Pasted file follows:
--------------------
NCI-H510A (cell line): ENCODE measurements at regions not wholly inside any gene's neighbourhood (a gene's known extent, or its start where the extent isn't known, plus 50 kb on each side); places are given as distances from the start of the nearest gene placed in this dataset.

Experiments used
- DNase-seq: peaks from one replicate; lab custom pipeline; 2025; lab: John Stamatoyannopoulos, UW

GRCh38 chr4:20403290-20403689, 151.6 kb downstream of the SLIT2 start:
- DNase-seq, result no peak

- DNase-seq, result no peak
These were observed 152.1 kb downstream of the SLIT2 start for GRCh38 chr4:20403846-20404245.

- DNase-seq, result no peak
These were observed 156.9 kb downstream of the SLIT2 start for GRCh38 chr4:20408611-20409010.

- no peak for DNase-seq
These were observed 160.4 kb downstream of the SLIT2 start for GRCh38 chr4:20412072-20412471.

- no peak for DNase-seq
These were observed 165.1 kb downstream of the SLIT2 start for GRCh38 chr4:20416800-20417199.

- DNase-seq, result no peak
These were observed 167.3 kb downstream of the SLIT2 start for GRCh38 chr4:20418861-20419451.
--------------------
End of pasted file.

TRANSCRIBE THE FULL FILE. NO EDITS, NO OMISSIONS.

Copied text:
NCI-H510A (cell line): ENCODE measurements at regions not wholly inside any gene's neighbourhood (a gene's known extent, or its start where the extent isn't known, plus 50 kb on each side); places are given as distances from the start of the nearest gene placed in this dataset.

Experiments used
- DNase-seq: peaks from one replicate; lab custom pipeline; 2025; lab: John Stamatoyannopoulos, UW

GRCh38 chr4:20403290-20403689, 151.6 kb downstream of the SLIT2 start:
- DNase-seq, result no peak

- DNase-seq, result no peak
These were observed 152.1 kb downstream of the SLIT2 start for GRCh38 chr4:20403846-20404245.

- DNase-seq, result no peak
These were observed 156.9 kb downstream of the SLIT2 start for GRCh38 chr4:20408611-20409010.

- no peak for DNase-seq
These were observed 160.4 kb downstream of the SLIT2 start for GRCh38 chr4:20412072-20412471.

- no peak for DNase-seq
These were observed 165.1 kb downstream of the SLIT2 start for GRCh38 chr4:20416800-20417199.

- DNase-seq, result no peak
These were observed 167.3 kb downstream of the SLIT2 start for GRCh38 chr4:20418861-20419451.